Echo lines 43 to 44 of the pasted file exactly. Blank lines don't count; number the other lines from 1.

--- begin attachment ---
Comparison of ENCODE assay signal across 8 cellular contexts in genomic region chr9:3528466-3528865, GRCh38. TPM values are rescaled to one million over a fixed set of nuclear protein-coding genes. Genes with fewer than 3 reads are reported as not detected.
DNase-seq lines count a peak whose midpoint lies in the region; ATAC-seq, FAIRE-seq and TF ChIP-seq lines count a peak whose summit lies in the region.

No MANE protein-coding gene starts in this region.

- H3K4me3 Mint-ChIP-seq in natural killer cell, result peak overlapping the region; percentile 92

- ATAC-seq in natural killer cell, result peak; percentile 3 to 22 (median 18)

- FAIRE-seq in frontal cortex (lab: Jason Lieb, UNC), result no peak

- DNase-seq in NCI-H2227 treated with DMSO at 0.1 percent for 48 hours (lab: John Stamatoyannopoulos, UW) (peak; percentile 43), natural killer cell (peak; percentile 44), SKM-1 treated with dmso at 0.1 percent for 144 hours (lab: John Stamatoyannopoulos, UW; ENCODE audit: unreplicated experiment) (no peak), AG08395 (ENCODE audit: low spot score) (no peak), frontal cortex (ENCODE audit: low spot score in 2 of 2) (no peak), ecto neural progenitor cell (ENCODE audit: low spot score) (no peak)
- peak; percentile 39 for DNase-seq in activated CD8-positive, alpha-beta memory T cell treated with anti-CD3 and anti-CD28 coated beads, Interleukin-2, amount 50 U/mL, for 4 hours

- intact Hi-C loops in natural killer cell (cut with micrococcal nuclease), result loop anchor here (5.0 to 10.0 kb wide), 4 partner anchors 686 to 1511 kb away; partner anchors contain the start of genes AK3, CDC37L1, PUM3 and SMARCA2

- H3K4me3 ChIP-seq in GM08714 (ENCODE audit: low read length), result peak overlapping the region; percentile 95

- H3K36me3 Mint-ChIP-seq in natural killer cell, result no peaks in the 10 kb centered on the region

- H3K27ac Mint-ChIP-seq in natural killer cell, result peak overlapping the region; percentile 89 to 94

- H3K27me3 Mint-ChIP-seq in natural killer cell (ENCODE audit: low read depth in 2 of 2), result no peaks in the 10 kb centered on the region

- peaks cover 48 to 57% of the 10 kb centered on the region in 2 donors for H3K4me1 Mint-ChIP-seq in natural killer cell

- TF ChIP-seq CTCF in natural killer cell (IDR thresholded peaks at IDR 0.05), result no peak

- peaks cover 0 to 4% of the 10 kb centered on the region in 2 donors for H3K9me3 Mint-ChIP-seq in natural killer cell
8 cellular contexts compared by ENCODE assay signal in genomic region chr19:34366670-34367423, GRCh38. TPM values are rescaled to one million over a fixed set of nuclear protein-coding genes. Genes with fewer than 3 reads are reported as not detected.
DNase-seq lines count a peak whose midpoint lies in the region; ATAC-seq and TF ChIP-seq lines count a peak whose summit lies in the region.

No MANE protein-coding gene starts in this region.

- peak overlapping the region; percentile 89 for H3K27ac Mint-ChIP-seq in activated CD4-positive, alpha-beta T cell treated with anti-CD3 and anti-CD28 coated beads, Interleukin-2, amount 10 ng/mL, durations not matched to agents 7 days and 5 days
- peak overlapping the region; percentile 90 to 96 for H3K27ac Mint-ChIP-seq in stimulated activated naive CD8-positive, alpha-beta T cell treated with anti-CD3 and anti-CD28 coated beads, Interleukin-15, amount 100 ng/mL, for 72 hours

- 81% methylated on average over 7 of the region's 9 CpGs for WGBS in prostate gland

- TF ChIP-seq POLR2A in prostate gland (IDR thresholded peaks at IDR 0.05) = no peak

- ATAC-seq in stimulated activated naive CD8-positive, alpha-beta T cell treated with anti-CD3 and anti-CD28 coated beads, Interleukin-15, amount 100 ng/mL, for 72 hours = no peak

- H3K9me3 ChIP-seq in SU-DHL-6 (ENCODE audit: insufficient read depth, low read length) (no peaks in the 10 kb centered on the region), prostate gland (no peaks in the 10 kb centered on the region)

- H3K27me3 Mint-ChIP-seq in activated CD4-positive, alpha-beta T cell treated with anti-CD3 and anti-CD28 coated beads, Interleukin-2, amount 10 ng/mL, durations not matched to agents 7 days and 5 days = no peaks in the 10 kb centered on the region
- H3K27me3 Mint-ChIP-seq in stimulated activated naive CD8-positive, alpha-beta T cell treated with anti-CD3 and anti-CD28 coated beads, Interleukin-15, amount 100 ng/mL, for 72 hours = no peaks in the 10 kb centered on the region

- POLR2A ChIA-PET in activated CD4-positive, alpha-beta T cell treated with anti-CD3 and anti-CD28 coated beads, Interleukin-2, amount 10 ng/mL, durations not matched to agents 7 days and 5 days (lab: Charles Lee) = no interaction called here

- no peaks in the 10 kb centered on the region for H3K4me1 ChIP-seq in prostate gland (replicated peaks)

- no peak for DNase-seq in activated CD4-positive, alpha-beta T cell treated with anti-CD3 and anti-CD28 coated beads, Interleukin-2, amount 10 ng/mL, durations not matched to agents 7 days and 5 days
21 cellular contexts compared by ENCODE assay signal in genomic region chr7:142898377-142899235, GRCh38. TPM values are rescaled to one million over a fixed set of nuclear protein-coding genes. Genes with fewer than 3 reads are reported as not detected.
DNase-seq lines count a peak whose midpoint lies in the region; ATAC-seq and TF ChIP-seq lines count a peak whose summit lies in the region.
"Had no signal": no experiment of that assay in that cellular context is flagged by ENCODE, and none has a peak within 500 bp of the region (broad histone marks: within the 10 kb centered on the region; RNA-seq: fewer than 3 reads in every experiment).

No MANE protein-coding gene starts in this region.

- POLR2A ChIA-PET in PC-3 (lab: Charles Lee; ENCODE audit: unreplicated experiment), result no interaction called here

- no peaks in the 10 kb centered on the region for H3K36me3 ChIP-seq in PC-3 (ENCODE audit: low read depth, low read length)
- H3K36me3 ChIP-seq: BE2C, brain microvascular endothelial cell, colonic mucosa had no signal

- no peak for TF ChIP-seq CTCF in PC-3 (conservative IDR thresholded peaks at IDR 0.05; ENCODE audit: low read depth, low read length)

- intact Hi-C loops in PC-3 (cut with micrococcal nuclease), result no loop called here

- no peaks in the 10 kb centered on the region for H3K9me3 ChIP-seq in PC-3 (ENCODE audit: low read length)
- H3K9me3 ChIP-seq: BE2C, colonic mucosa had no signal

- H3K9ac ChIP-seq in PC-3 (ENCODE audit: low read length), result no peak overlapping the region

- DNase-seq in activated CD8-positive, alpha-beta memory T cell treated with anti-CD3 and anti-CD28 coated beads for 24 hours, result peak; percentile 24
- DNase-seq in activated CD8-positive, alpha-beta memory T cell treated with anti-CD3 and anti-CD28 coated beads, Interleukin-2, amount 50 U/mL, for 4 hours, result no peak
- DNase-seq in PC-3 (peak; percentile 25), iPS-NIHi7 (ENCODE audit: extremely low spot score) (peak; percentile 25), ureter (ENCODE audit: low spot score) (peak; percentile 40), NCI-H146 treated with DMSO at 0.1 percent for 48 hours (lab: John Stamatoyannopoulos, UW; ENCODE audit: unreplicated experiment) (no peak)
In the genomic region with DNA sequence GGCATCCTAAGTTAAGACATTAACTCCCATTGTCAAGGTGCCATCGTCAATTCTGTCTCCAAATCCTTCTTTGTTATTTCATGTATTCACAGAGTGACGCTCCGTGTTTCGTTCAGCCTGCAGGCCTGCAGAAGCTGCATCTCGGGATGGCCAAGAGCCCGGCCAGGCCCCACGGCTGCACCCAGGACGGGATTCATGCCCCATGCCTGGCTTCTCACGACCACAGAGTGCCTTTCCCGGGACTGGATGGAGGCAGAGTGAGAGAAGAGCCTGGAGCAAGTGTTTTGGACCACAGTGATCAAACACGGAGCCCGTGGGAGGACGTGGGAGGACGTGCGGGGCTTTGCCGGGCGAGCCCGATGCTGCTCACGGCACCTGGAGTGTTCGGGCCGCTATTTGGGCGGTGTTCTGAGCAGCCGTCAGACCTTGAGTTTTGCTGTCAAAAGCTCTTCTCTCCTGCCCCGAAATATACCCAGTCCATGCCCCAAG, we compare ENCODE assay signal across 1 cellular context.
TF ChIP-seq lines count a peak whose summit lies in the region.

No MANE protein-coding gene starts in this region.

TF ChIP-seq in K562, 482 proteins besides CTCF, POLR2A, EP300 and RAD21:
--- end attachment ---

- DNase-seq in activated CD8-positive, alpha-beta memory T cell treated with anti-CD3 and anti-CD28 coated beads for 24 hours, result peak; percentile 24
- DNase-seq in activated CD8-positive, alpha-beta memory T cell treated with anti-CD3 and anti-CD28 coated beads, Interleukin-2, amount 50 U/mL, for 4 hours, result no peak